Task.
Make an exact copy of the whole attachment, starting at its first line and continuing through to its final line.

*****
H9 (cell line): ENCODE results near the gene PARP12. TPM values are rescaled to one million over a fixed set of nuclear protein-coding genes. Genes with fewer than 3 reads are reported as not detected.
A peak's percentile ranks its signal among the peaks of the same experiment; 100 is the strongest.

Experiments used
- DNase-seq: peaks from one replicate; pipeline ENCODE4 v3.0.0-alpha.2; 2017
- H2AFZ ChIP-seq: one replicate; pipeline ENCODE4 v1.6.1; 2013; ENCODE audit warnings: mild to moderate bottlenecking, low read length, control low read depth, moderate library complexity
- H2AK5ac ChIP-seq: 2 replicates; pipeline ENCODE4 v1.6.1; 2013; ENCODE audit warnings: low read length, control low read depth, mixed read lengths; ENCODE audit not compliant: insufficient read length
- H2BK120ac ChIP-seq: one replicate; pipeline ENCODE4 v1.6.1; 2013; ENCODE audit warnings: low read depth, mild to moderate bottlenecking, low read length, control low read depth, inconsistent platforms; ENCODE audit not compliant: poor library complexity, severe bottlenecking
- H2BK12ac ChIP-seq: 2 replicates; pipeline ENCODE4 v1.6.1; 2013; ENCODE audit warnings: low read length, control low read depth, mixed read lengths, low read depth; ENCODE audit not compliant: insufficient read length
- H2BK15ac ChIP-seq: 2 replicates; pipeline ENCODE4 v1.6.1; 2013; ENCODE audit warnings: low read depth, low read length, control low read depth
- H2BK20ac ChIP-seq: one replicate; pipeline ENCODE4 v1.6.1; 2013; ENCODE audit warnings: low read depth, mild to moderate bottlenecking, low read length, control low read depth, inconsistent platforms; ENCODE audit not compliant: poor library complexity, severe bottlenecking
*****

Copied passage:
H9 (cell line): ENCODE results near the gene PARP12. TPM values are rescaled to one million over a fixed set of nuclear protein-coding genes. Genes with fewer than 3 reads are reported as not detected.
A peak's percentile ranks its signal among the peaks of the same experiment; 100 is the strongest.

Experiments used
- DNase-seq: peaks from one replicate; pipeline ENCODE4 v3.0.0-alpha.2; 2017
- H2AFZ ChIP-seq: one replicate; pipeline ENCODE4 v1.6.1; 2013; ENCODE audit warnings: mild to moderate bottlenecking, low read length, control low read depth, moderate library complexity
- H2AK5ac ChIP-seq: 2 replicates; pipeline ENCODE4 v1.6.1; 2013; ENCODE audit warnings: low read length, control low read depth, mixed read lengths; ENCODE audit not compliant: insufficient read length
- H2BK120ac ChIP-seq: one replicate; pipeline ENCODE4 v1.6.1; 2013; ENCODE audit warnings: low read depth, mild to moderate bottlenecking, low read length, control low read depth, inconsistent platforms; ENCODE audit not compliant: poor library complexity, severe bottlenecking
- H2BK12ac ChIP-seq: 2 replicates; pipeline ENCODE4 v1.6.1; 2013; ENCODE audit warnings: low read length, control low read depth, mixed read lengths, low read depth; ENCODE audit not compliant: insufficient read length
- H2BK15ac ChIP-seq: 2 replicates; pipeline ENCODE4 v1.6.1; 2013; ENCODE audit warnings: low read depth, low read length, control low read depth
- H2BK20ac ChIP-seq: one replicate; pipeline ENCODE4 v1.6.1; 2013; ENCODE audit warnings: low read depth, mild to moderate bottlenecking, low read length, control low read depth, inconsistent platforms; ENCODE audit not compliant: poor library complexity, severe bottlenecking